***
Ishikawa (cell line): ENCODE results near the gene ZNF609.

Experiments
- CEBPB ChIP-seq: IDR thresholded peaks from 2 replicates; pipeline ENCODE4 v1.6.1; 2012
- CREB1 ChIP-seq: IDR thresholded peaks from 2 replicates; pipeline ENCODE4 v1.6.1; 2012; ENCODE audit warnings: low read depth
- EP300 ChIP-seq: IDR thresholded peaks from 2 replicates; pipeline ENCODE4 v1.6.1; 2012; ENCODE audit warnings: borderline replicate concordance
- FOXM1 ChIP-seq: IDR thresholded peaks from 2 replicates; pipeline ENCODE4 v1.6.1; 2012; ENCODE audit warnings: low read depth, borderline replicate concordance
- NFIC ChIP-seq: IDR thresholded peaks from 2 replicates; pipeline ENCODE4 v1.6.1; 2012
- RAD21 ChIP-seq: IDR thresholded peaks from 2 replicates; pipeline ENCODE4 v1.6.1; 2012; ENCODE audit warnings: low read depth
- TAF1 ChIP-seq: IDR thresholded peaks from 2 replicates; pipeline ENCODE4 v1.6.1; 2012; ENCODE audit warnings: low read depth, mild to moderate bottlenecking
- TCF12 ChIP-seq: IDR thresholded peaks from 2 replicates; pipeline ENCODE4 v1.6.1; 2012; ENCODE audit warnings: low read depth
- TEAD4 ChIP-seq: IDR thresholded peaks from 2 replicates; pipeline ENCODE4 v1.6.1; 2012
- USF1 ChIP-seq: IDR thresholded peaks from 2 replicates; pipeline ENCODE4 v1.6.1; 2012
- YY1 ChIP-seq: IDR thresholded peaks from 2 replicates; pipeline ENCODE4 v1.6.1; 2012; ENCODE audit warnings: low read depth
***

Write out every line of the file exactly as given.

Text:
Ishikawa (cell line): ENCODE results near the gene ZNF609.

Experiments
- CEBPB ChIP-seq: IDR thresholded peaks from 2 replicates; pipeline ENCODE4 v1.6.1; 2012
- CREB1 ChIP-seq: IDR thresholded peaks from 2 replicates; pipeline ENCODE4 v1.6.1; 2012; ENCODE audit warnings: low read depth
- EP300 ChIP-seq: IDR thresholded peaks from 2 replicates; pipeline ENCODE4 v1.6.1; 2012; ENCODE audit warnings: borderline replicate concordance
- FOXM1 ChIP-seq: IDR thresholded peaks from 2 replicates; pipeline ENCODE4 v1.6.1; 2012; ENCODE audit warnings: low read depth, borderline replicate concordance
- NFIC ChIP-seq: IDR thresholded peaks from 2 replicates; pipeline ENCODE4 v1.6.1; 2012
- RAD21 ChIP-seq: IDR thresholded peaks from 2 replicates; pipeline ENCODE4 v1.6.1; 2012; ENCODE audit warnings: low read depth
- TAF1 ChIP-seq: IDR thresholded peaks from 2 replicates; pipeline ENCODE4 v1.6.1; 2012; ENCODE audit warnings: low read depth, mild to moderate bottlenecking
- TCF12 ChIP-seq: IDR thresholded peaks from 2 replicates; pipeline ENCODE4 v1.6.1; 2012; ENCODE audit warnings: low read depth
- TEAD4 ChIP-seq: IDR thresholded peaks from 2 replicates; pipeline ENCODE4 v1.6.1; 2012
- USF1 ChIP-seq: IDR thresholded peaks from 2 replicates; pipeline ENCODE4 v1.6.1; 2012
- YY1 ChIP-seq: IDR thresholded peaks from 2 replicates; pipeline ENCODE4 v1.6.1; 2012; ENCODE audit warnings: low read depth